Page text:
The Dark Knight Rises: trailer analysis

Trailer James Peaty 3 May 2012 - 10:23

This week saw the launch of the third trailer for The Dark Knight Rises. James has been digging in to see what it all means...

And so, with the release of the third trailer for The Dark Knight Rises, the four-year build up to Chris Nolan’s final Bat-flick enters the home stretch.

But what does this final trailer actually tell us…?

The Dark Knight... continues

From the sparse opening musical accompaniment to the woozy images of Gotham in the half-light, TDKR seems to be continuing with the stark mood that dominated the conclusion of Nolan’s previous film.

Back to the beginning

The Bruce Wayne (Christian Bale) we see as the trailer opens is without doubt a clear echo of the Bruce we were introduced to at the start of Batman Begins. Bearded, pained and haunted by the past, it’s a clear indication that the fall Batman took at the end of The Dark Knight has truly left its mark.

Also making a reappearance from the first movie is Wayne Manor. If TDK saw Bruce/Batman at the height of his power, living and working in the heart of the city, this seemingly broken incarnation has retreated to the fringes of his hometown, hiding away from the world inside his rebuilt family home.

The bat and the cat

Whereas the previous trailers seemed concerned with selling both the premise of the film and introducing the character of Bane, this time out the accent seems to be on introducing Catwoman (Anne Hathaway) to the wider audience.

From the way the trailer begins and ends on a Batman and Catwoman verbal exchange, it appears that this famously combustible relationship may well be the central spine of the story. On first glance, it appears that Catwoman will start off as an ally of Bane before morphing into Batman’s de-facto sidekick along the way. But will things really be that straightforward?

There’s certainly a precedent for Catwoman to team up with Batman in the comics, and in both of Frank Miller’s Dark Knight books, Batman’s sidekick is not only a girl, but one who matures into the role of Catwoman (well, Catgirl) as the story progresses.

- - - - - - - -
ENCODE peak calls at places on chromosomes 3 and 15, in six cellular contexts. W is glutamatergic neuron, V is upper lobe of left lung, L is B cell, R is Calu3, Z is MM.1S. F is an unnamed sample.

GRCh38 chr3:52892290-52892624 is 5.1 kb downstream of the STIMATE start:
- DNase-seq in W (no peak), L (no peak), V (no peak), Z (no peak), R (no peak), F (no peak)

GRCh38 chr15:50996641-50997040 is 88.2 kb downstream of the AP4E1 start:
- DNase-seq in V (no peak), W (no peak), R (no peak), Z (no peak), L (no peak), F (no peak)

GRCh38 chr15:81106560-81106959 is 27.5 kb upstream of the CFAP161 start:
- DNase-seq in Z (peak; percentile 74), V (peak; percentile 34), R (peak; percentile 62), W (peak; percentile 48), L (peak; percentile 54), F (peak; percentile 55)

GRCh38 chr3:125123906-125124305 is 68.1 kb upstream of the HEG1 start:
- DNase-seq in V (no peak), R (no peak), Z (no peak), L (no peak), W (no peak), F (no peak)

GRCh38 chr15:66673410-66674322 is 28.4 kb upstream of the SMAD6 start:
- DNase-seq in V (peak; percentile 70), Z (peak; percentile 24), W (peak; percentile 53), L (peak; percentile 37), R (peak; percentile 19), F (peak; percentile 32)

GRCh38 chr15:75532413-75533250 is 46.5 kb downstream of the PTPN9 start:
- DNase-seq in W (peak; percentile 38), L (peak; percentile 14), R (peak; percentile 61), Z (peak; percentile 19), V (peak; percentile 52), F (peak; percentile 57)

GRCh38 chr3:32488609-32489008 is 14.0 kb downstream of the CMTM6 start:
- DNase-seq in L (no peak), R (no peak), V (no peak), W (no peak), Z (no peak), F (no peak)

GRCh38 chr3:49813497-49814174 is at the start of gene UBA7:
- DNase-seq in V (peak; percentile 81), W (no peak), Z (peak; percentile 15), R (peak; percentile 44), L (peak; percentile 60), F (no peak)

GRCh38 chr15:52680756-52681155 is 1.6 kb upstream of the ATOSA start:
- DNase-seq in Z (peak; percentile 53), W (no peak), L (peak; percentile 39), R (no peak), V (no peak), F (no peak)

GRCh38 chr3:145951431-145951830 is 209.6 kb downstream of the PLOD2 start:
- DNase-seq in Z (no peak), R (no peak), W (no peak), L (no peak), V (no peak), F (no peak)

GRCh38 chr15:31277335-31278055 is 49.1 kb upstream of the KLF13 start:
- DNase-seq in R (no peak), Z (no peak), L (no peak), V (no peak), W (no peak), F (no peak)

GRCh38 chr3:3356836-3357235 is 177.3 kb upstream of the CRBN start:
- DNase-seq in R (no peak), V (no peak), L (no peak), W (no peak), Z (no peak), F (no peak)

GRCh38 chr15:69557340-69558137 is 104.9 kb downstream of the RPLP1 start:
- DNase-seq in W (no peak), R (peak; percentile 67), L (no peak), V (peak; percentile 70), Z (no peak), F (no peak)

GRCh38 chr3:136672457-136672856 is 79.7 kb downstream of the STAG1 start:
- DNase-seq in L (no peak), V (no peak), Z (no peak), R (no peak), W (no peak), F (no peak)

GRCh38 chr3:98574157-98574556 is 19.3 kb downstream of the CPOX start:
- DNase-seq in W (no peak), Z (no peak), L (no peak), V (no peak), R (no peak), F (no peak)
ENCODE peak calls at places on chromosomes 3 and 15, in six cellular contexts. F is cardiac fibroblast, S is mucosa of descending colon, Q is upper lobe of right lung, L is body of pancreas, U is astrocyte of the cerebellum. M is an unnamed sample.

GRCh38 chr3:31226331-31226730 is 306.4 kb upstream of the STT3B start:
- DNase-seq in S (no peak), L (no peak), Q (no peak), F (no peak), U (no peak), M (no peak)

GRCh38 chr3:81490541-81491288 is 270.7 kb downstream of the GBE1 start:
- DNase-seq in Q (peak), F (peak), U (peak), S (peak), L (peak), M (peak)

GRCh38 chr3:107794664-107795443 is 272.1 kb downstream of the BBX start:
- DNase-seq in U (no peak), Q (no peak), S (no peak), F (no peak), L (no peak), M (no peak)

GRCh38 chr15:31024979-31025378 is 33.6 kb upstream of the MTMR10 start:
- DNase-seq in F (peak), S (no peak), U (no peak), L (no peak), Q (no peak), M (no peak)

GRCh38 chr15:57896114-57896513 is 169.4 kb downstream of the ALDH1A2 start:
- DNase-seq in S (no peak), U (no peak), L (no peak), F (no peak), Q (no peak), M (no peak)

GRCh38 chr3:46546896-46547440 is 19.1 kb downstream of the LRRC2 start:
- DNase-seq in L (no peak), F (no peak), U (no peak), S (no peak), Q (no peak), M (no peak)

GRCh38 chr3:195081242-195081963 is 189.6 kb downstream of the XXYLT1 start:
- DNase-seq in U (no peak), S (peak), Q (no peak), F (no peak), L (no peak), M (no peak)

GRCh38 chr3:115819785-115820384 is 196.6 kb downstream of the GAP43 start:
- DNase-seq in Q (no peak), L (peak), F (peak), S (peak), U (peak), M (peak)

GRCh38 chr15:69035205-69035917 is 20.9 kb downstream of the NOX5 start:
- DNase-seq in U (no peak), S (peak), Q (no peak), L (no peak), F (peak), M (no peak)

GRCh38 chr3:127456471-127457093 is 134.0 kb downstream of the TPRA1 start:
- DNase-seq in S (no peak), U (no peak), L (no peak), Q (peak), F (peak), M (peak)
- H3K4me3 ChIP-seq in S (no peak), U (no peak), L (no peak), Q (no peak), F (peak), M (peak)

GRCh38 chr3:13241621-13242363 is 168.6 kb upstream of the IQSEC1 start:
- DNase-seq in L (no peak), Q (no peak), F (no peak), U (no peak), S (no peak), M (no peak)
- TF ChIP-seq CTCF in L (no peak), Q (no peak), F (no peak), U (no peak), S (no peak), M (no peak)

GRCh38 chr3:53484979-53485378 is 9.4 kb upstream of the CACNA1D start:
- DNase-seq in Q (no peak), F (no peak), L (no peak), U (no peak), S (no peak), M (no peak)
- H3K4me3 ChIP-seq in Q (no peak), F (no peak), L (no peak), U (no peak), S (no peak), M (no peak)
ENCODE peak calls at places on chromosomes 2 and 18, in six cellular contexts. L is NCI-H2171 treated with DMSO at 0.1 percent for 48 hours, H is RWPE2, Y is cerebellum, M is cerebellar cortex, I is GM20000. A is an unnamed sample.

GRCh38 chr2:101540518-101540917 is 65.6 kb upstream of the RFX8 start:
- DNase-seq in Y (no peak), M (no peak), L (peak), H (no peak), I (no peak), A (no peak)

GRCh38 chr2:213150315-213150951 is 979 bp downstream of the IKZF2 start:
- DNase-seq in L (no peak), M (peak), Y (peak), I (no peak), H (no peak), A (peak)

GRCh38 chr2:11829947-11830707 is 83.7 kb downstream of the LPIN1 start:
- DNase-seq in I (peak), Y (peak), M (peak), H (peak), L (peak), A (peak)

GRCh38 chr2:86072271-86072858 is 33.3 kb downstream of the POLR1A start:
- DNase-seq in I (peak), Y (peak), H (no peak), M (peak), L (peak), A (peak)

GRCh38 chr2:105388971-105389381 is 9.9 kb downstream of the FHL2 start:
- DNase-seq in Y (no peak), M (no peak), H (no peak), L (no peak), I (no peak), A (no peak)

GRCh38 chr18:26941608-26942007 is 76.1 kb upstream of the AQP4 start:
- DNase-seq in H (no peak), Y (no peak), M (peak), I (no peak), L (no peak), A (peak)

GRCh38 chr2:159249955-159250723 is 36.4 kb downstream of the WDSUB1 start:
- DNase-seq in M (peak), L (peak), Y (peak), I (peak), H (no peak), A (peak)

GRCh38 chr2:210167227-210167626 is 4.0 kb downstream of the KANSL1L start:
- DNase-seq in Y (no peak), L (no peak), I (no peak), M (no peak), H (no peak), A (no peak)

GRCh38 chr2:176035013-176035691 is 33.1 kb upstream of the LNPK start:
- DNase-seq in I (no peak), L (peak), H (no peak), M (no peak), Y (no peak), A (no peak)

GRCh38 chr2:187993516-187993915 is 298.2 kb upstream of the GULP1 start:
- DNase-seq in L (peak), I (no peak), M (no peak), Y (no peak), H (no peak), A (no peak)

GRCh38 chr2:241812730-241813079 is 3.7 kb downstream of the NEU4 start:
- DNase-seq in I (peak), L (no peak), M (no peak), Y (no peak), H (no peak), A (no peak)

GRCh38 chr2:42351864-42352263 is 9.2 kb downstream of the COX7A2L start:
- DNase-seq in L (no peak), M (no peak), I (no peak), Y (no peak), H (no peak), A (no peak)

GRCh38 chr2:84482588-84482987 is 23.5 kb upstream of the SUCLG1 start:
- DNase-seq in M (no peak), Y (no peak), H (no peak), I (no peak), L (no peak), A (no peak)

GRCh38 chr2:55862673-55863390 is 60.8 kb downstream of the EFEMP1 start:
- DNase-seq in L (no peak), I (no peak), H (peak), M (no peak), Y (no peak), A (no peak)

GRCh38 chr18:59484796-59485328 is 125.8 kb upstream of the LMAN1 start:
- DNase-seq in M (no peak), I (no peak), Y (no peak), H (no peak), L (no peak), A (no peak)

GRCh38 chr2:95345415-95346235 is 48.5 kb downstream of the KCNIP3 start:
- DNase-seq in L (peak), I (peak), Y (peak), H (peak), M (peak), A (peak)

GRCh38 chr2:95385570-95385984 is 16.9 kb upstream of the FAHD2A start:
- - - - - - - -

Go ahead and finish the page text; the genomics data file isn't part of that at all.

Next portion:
But what is the nature of their relationship? Antagonistic? Purely professional? Or is there romance in the air between the Bat and the Cat?

The boy in the well

One of Nolan’s key influences right from the start of his time with the franchise has been a Denny O’Neil and Dick Giordano Batman short story entitled The Man Who Falls.

We’ve seen its influence at work in the image of the well in Begins and again during TDK’s conclusion after Batman saves Commissioner Gordon’s son from Two-Face’s clutches.

However, for this final installment, Nolan seems to have pushed that image even further with Wayne seemingly imprisoned (another echo to the opening of Batman Begins) inside an underground facility where the only point of access is a giant well that resembles the one he fell into as a child.

Serving as both a literal obstacle for Batman to overcome and as a more expressionistic representation of Wayne’s state of mind, it seems that Nolan is setting up Wayne to finally overcome both his recent and longer term demons.

Is this how the Dark Knight will rise?

The mysterious John Blake

Since the casting of Joseph Gordon Levitt as Detective John Blake we’ve learnt next to nothing about his character or his role in the movie. While this trailer doesn’t give us any definitive answers, it does give us a few hints.

From the way Blake is portrayed, it seems obvious that he’s being very much set-up as the ‘everyman’ of this story. However, there does appear to be more to Blake than meets the eye.

Firstly, if Blake’s exchange with Selina Kyle is any indication, then it would appear that Blake is key to Catwoman switching sides during the battle with Bane. How or why this happens we don’t yet know, but the interaction between these two characters looks intriguing.

Secondly, Blake’s conversation with the small child drawing the chalk bat symbol on the floor suggests that Blake has a long-standing sympathy for the Batman. While this is by no means a big moment, it does seem quite telling.